5 places to see and photograph amazing Christmas Lights in London for free

Christmas can mean a lot of things to Londoners. To some, it means fancy carnivals, expensive dinners and binge shopping – a season during which lavish spending is rightly justified. To others, Christmas means cozy gatherings, thoughtful presents, and strolling down streets under dazzling Christmas lights. If you happen to be on a tight budget but don’t want to miss out on the holiday, stay assured! With some of its busiest streets decorated with overhanging Christmas lights, London is a really enjoyable place to be during Christmas for many, especially photography-lovers. You can definitely see Christmas lights in London for free – and here is where to find them!

1. Oxford Street

As Kat mentioned in Where to find Christmas Lights in London, everyone knows about this, but it deserves a mention nevertheless. Starting from the eastern end, the lights are spherical in shape. When lit up, they become patches of silver and gold against the night sky. Since the area always has heavy traffic, there is a good chance that you can capture a bus passing by. The light rails would go really well with the lights! It is a good idea to shoot from the pavement in the middle – it is wide enough to fit a tripod. It does take a few trials to time the bus so that it fits nicely into the composition. But even without the lightrails, the sight is spectacular in itself.

Moving westbound, you get to where Oxford street meets Regents street. At the junction, the lights become more varied. Displays with the words ‘Christmas’ are hung up in the middle. Alongside those are square boxes – some containing Santa Clauses, some containing raindeers, some containing gingerbread men and the rest containing candies. Walking down Regent Street, other light displays are put up – read this article by Adil to find out more!

2. Picadilly Circus

Another location to see Christmas lights in London for free is Picadilly Circus. Hung above the streets intersecting at Picadilly Circus are lights of angels, whose wings spread across the streets. To capture the angel,  I would advise against directly placing the focus on the light source. This would make it harder to snap a sharp photo because the body of the angel is too bright.

Alternatively, try focusing on vehicles that are coming your way and are at a convenient position. This creates bokeh in the background. A lens which enables a large aperture (eg. f/1.8) would be optimal for this purpose as it decreases the depth of field. But even on a standard lens, adjusting the aperture to the minimum (usually f/3.5) would yield satisfactory results. The closer you walk up to the vehicle of interest, the more apparent the bokeh. This is a good way to include the lights in the frame while ensuring that there is a clear focus in the picture.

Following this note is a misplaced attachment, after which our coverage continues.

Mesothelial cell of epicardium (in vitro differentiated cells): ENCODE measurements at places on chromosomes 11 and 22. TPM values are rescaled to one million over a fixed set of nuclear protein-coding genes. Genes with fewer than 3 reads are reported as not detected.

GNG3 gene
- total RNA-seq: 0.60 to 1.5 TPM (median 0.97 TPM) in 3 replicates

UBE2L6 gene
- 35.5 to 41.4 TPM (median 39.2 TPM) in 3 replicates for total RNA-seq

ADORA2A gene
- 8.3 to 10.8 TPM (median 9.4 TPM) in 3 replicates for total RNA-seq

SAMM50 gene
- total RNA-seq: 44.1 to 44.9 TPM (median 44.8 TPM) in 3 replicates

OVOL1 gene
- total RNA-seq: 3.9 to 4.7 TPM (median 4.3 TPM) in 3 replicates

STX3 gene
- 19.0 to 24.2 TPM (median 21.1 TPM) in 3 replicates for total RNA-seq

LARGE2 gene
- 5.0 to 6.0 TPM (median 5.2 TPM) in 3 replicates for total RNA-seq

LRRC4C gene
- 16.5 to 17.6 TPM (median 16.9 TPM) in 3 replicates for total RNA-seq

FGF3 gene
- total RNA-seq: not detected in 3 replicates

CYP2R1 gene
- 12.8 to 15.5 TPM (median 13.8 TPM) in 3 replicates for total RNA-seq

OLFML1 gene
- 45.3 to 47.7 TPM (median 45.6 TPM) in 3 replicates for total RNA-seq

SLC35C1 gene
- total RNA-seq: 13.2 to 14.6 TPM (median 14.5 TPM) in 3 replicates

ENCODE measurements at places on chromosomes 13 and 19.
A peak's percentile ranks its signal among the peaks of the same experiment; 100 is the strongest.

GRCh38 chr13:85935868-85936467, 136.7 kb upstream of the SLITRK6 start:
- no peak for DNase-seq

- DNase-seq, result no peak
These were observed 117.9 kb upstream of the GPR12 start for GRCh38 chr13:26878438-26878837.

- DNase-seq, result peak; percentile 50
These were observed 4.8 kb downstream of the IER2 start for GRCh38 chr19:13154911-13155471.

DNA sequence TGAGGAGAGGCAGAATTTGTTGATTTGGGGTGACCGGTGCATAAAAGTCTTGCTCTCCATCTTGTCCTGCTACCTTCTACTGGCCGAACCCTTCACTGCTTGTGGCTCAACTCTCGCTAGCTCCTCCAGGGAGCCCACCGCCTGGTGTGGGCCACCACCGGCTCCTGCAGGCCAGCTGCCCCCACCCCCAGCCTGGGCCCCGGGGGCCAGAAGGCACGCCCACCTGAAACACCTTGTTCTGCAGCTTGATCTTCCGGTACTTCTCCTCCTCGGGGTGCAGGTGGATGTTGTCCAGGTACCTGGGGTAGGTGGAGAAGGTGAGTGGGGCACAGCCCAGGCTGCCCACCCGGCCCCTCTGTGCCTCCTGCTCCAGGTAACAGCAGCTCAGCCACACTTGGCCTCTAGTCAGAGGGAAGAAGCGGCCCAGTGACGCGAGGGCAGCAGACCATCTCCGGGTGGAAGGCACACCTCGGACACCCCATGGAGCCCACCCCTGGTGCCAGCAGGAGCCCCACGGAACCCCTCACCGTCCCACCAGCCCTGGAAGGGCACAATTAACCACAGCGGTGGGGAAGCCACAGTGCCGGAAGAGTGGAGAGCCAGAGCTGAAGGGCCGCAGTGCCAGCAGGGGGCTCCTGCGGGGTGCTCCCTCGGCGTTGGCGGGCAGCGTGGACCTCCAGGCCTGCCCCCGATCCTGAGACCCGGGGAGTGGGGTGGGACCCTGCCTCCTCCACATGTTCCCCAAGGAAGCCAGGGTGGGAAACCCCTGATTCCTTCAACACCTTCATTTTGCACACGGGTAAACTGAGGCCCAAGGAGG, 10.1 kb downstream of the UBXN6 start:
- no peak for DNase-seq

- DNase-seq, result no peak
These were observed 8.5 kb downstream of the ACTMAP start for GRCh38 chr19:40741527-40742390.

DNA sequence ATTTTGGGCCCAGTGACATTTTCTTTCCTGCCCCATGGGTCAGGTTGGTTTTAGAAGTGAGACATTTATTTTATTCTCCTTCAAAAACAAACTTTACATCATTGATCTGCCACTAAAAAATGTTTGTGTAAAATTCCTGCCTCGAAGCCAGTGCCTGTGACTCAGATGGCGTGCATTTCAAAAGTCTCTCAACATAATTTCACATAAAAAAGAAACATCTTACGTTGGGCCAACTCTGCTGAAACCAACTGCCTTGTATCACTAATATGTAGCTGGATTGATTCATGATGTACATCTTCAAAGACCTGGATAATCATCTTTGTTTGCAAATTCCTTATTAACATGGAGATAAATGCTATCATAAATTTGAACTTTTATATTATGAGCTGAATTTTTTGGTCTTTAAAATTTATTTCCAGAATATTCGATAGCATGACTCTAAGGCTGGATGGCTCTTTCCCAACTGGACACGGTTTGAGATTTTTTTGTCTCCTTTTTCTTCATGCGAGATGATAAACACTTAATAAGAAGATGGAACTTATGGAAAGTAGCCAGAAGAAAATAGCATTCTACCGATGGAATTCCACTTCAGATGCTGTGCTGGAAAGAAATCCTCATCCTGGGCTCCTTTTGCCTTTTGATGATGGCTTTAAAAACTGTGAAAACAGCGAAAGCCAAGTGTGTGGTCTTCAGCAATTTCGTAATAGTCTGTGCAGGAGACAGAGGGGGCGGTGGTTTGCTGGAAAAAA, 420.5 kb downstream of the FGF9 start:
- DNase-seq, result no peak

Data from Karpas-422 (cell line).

3. Carnaby

This may sound too good to be true, but Carnaby is another amazing place to see Christmas lights in London for free. It is a shopping district lined with a range of semi-luxury to discount brands. As the holiday season approaches, it is usually crowded with visitors and shoppers. A great photo idea here is to photograph the crowd along with the lights. Ideally you would be able to place the focus somewhere further away from yourself. But you also want to include a blurred vision of the crowd.

With my Canon EF 50mm f/1.8 lens, I was able to achieve this effect. As shown in the shots, the members of the crowd were out of focus. Instead, the foci were on the hanging displays. This captures perfectly the busyness of the area. It is a matter of striking a balance between including more detail and driving attention to the highlights of the photograph.

4. Bond Street

The lights on Bond Street came as a pleasant surprise to me. After shooting around the Piccadilly area, I thought I was done for the evening and was about to return. I was walking towards the closest tube station when I discovered Bond Street, with a wholly different set of lights put up.

When I turned into the street, I realised the cars running on it were mainly cabs. This was probably because the area is home to many high-end luxurious brands. Owing thanks to London’s traffic, the cabs were always crawling slowly forward, if not stopping. This presented a perfect opportunity to shoot because the vehicles are in slow motion. In particular, I enjoy creating close-up shots of cab drivers. Their expressions and actions are always interesting to see, so interesting that the Christmas lights here are merely auxiliary – to add to the background.

5. Covent Garden Area

Walking down Long Acre, I came across this heavily decorated area on my right close to Covent Garden. At the time I had my 50mm lens with me, which was not wide enough to capture the entire display. At the opening of the courtyard, there was also a ring structure, with a bird sitting within. To include the entire display, stand on the other side of the pavement, and shoot with a wider lens (i.e. <24mm focal length).

Apart from this self-contained area, Covent Garden is also a really pretty place to see Christmas lights in London for free. The apple market is a great place to shoot images of the crowd. There is also a giant Christmas tree right outside the apple market. Click here to see more amazing photos captured by Noemi.

If you happen to be in London in December, be sure to visit these places! Every year, Christmas lightups are always highly hyped up events among Londoners. If you are broke like I am, and like taking pictures like I do – get up and see Christmas lights in London for free – while they are still up! Wish you all an early Merry Christmas!

See also: London

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